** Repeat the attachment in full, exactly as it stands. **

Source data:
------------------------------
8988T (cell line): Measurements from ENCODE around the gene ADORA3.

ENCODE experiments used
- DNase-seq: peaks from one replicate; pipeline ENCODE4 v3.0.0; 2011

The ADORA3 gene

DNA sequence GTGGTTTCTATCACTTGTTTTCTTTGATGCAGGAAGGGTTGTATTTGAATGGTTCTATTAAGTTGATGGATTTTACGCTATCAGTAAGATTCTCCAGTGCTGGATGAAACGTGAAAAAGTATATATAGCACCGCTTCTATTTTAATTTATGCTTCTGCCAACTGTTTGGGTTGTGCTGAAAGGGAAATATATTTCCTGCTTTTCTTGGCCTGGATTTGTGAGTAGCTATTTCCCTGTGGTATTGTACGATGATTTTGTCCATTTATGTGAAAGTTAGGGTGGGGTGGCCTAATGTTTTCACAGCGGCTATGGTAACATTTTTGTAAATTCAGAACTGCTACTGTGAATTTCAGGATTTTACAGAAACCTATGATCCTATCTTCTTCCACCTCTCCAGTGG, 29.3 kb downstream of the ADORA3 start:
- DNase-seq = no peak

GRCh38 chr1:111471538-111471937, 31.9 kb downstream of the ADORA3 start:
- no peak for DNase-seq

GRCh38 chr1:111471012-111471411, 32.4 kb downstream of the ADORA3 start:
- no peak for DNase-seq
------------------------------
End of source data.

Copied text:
8988T (cell line): Measurements from ENCODE around the gene ADORA3.

ENCODE experiments used
- DNase-seq: peaks from one replicate; pipeline ENCODE4 v3.0.0; 2011

The ADORA3 gene

DNA sequence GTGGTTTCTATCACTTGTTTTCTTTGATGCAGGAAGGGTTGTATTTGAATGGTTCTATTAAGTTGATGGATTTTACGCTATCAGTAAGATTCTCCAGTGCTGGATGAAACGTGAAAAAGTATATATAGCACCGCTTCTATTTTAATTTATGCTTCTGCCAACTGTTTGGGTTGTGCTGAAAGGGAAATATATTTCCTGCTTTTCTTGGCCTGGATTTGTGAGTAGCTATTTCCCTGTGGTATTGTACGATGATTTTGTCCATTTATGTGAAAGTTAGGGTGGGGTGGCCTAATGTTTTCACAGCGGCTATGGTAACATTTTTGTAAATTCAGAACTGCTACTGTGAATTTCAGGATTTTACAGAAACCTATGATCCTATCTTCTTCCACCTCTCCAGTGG, 29.3 kb downstream of the ADORA3 start:
- DNase-seq = no peak

GRCh38 chr1:111471538-111471937, 31.9 kb downstream of the ADORA3 start:
- no peak for DNase-seq

GRCh38 chr1:111471012-111471411, 32.4 kb downstream of the ADORA3 start:
- no peak for DNase-seq